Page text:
Little attention to liveability in new municipality housing plans
On behalf of the municipal executive, alderman Revis (VVD) has presented his plans on how he wishes to deal with the increase in the number of inhabitants in The Hague. His plans focus mainly on building and dividing houses. The opposition believes that in addition to this there must be more attention to the liveability of neighbourhoods.
Revis expects that on an annual basis, up until 2023, the population of The Hague will increase by 4,000 to 5,000. According to Statistics Netherlands, last year the population of The Hague increased by 6,000. This continued growth leads to an immense shortage in the housing market, with a shortage in particular of rented housing with a rent of up to 850 euro per month. There are about 57,800 people on the waiting lists of the housing associations. In 2017, the average waiting time was almost 4 years. On average, 319 house seekers replied to one housing advertisement.
New-build and dividing differently
The Municipal Executive of political parties Groep de Mos, VVD, D66 and Groen- Links wants the accommodation that is already available to be divided differently. In this way, there will be an income limit for rented accommodation with a rent of up to 950 euro. Only people with an annual income of less than 60,000 euro will be eligible for that accommodation. In addition, there will be a priority regulation for people with ‘indispensable’ professions such as teachers, police officers and healthcare staff. And in order to give starters more scope, 5% of the subsidized housing becoming available will be allotted to starters in The Hague.
In addition to dividing existing accommodation differently, more accommodation must be built. The housing associations are given the assignment to add an average annual 750 houses in the cheap and middle- range segment. That target was not reached during the past few years. Market parties are also encouraged to build more houses for subsidized renting. To facilitate the building, the housing associations, the market parties and the municipality will carry out intensive consultations under the title ‘Haagse Tafel Wonen’ (‘The Hague Discussion table on Housing’). In the plans there is no mention of involving inhabitants in this discussion table.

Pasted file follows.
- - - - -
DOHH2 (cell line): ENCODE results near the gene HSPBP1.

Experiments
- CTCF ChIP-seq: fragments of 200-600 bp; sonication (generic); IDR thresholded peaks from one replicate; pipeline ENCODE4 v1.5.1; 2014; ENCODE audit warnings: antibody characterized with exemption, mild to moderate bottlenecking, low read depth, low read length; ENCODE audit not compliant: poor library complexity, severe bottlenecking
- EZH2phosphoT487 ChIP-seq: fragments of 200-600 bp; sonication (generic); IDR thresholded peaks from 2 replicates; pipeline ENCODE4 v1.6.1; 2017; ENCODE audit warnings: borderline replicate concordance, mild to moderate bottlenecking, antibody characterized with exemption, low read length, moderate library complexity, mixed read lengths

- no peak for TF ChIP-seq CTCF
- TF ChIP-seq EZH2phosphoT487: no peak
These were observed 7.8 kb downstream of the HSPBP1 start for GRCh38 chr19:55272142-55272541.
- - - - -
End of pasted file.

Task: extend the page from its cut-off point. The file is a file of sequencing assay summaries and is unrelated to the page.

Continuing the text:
Liveability under pressure
The large demand for housing space leads to dividing up or ‘verkameren’ – dividing houses into separately rented rooms. As a result, the number of inhabitants in for instance the Zeeheldenkwartier is increasing, while the houses and the facilities in the neighbourhood are not equipped for this.
In order to somewhat limit the dividing up of housing, the Municipal Executive believes that a maximum of 20% of the total number of houses may have a living area that is less than 50m2. In addition, the Municipal Executive wishes to make it ‘less attractive’ to buy houses and then rent them out by ‘being strict about structural division of houses and setting conditions regarding holiday letting and dividing houses into separately rented rooms’. There is no explanation of what this will look like in practice.
In the coalition agreement of May 2018, a similar promise was included, and there was no further elaboration either. It was also indicated that there would be a liveability test for new-build and renovation projects, but there is no mention of this in these new plans.
Opposition wants further measures
Opposition parties are fundamentally positive about the ambitions of the Municipal Executive, but they are concerned about the large number of divisions of houses and houses divided into separately rented rooms. The Municipal Executive should pay more attention to the social cohesion and the liveability of the city.
Pieter Grinwis (ChristenUnie/SGP) states: “It are not the principles of the market but primarily the needs of the city that must be the leading factor, in order to keep The Hague an attractive city for the inhabitants to live in.” Together with the CDA, for some time he has argued for a temporary ban on division of houses until there is a workable liveability test. “In densely populated, older neighbourhoods where the liveability is under considerable pressure, there must be an overall ban on division of houses.” The CDA endorses this: “We receive a great deal of complaints about this from inhabitants. A liveability test is urgently required and until that time the division of houses must cease.”
The PvdA and the Haagse Stadspartij (HSP)are also concerned about the rapidly increasing division of houses for separately rented rooms. Tim de Boer (HSP): “There is now maybe more attention to division of houses, but the result is that houses are not divided but rented out per room. The rules for room letting were also relaxed in late 2015.” Martijn Balster (PvdA) shares that concern:”The registration obligation for letting out rooms has been abolished. We hear about serious wrongdoings, but do not have a proper insight into them.”
In order to repel slum landlords, according to the PvdA and CU/SGP, there should be a single occupancy obligation for particular houses. There should also be a permit obligation for the landlord which mentions standards for proper rental and affordability. In the case of wrongdoings, the permit can then be withdrawn. Groningen recently introduced a similar permit system.
Both the PvdA and the HSP emphasize that the Municipal Executive must be more committed to new-build in order to deal with the influx of new inhabitants. That would also reduce the pressure on old neighbourhoods. Balster (PvdA): “The Municipal Executive is not building enough, but is just dividing things up differently.” De Boer (HSP) therefore believes that the alderman must make more effort to revoke the landlord levy, so that the housing associations have more leeway for new-build.